Breastfeeding provides vitamins and nutrients that help infants develop important antibodies that reduce diarrheal disease and promote quicker recovery from diarrheal infections.
Breast milk prevents death and stunting from malnutrition through ideal nourishment, and it helps develop the immune system, improving response to vaccines and preventing infections, including pneumonia and diarrhea.1,2 Breastfeeding also provides health benefits for the mother, reducing risk of breast and ovarian cancer later in life.3
In Africa, Asia, and Latin America, only half of infants younger than 2 months are exclusively breastfed.4 A lack of vital nutrients provided by breastmilk can exacerbate the vicious cycle of malnutrition and diarrhea, which contributes to physical and cognitive growth shortfalls.5 Educating mothers and health workers about the vital role that breastfeeding plays and providing support to encourage appropriate feeding are crucial strategies for keeping infants healthy, no matter where they live.
The World Health Organization (WHO) recommends exclusive breastfeeding for the first six months of age. As their nutritional requirements evolve, babies should receive nutritional and safe complementary foods after six months of age along with continued breastfeeding up to two years of age or beyond.6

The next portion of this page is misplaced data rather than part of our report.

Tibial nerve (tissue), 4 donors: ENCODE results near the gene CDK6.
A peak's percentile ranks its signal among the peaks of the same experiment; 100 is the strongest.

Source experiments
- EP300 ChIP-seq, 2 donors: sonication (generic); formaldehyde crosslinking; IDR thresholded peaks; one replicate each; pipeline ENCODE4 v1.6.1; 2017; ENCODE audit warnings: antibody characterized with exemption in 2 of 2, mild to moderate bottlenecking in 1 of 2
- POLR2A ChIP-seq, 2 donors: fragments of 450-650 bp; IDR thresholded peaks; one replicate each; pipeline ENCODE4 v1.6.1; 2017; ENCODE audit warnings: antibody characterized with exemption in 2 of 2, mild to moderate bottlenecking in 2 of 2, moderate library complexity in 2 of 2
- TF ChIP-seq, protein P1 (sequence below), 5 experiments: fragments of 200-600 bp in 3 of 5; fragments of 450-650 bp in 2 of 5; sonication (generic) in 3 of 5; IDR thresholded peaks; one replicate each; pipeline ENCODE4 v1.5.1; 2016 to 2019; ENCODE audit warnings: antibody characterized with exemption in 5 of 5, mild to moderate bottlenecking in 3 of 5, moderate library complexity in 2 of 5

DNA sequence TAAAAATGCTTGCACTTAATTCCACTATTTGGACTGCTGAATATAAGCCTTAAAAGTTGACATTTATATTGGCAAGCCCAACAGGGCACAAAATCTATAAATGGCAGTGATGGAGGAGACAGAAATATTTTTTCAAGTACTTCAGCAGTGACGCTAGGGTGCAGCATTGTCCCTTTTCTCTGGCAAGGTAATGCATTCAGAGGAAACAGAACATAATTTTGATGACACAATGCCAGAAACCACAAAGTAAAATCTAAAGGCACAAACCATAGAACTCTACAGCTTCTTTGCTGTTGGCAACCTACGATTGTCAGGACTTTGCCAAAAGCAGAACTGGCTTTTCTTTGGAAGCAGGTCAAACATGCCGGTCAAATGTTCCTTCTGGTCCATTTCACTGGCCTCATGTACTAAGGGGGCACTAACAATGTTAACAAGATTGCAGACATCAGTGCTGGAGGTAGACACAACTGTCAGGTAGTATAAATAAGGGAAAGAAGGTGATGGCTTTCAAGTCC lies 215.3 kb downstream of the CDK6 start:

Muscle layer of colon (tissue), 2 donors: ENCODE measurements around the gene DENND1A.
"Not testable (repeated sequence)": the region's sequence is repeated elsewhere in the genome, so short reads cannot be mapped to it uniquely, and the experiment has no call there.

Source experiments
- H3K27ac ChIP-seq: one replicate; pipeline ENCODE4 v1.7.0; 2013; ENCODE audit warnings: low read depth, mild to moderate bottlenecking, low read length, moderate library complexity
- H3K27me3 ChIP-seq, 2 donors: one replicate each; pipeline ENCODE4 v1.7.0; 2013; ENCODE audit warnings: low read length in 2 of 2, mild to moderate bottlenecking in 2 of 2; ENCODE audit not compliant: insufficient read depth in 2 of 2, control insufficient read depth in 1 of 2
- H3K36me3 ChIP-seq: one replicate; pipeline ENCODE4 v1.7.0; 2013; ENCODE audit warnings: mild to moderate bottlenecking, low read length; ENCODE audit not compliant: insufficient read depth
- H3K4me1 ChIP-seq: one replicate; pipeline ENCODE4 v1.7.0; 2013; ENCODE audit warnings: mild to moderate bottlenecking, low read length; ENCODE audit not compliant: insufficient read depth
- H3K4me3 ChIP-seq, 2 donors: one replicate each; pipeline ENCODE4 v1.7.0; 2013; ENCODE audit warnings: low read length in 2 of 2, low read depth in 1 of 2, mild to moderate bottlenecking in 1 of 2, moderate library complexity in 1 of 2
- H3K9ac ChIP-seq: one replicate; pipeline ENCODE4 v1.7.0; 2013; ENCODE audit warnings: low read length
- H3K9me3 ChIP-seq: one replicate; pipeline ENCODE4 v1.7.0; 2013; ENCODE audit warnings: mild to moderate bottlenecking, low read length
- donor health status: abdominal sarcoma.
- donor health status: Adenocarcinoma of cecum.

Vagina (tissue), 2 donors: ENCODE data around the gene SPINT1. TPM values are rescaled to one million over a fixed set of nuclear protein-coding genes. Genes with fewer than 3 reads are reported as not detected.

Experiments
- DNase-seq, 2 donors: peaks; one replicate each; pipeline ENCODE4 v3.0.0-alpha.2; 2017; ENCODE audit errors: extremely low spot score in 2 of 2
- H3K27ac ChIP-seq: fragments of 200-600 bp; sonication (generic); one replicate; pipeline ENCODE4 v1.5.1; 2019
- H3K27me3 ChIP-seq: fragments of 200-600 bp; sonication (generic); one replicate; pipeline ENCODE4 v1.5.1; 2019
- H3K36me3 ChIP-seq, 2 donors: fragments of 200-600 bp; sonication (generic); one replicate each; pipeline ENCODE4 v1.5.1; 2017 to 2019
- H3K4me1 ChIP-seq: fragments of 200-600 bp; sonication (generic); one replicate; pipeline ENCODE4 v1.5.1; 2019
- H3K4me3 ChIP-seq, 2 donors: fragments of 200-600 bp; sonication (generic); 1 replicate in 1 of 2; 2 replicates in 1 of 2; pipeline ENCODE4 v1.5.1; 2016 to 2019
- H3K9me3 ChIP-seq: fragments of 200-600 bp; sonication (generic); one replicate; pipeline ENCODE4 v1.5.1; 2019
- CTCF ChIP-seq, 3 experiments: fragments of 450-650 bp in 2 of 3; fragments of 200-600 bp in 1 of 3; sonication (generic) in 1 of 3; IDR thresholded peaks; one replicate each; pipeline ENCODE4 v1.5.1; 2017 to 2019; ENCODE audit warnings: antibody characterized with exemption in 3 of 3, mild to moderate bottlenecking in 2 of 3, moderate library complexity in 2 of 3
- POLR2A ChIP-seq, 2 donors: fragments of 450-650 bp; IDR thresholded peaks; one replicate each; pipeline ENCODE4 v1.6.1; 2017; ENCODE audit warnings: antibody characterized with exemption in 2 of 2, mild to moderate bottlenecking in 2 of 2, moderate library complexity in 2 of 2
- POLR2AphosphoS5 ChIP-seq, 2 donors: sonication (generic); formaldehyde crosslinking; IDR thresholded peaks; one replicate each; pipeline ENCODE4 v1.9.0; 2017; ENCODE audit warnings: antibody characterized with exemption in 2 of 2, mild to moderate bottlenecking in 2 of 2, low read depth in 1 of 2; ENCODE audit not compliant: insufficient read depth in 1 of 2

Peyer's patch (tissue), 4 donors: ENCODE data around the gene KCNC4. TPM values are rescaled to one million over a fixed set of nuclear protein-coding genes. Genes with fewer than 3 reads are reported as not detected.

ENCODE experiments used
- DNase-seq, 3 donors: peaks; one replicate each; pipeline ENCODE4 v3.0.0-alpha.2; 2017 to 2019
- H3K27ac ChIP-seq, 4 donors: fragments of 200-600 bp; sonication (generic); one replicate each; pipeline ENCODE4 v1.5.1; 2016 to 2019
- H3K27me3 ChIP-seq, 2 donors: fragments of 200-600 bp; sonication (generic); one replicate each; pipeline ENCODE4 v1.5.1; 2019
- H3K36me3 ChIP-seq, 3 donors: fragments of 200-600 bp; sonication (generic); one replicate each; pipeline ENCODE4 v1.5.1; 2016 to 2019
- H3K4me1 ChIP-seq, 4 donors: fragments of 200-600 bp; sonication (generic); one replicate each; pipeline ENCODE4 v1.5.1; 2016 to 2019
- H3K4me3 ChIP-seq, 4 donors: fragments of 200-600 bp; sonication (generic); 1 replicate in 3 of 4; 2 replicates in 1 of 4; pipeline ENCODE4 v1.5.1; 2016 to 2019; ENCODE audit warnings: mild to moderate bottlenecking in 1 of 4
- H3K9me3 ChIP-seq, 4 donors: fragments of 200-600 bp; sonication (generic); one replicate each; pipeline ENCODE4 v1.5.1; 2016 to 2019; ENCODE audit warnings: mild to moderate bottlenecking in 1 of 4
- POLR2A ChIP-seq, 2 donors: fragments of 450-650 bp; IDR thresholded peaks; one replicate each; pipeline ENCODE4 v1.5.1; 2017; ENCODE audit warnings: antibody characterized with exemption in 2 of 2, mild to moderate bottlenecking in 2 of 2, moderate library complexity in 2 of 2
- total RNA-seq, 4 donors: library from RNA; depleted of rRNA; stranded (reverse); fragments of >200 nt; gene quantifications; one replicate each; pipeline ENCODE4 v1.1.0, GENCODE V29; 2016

1 Davis MK. Breastfeeding and chronic disease in childhood and adolescence. Pediatric Clinics of North America. 2001;48(1):125–141, ix.
2 UNICEF. Breastfeeding: Foundation for a Healthy Future. New York: UNICEF;1999.
3 WHO. 10 Facts on Breastfeeding. Available at: http://www.who.int/features/factfiles/breastfeeding/facts/en/index2.html. Accessed February 19, 2013.
4 Series on Maternal and Child Undernutrition. Lancet. 2008. Available at: http://www.thelancet.com/series/maternal-and-child-undernutrition. Accessed February 19, 2013.
5 Guerrant RL, et al. Enteric infections, diarrhea, and their impact on function and development. The Journal of Clinical Investigation. 2008; 118(4):1277-1290.
6 WHO. Global Strategy for Infant and Young Child Feeding. Geneva: WHO;2003.
Photo: PATH/Tony Karumba.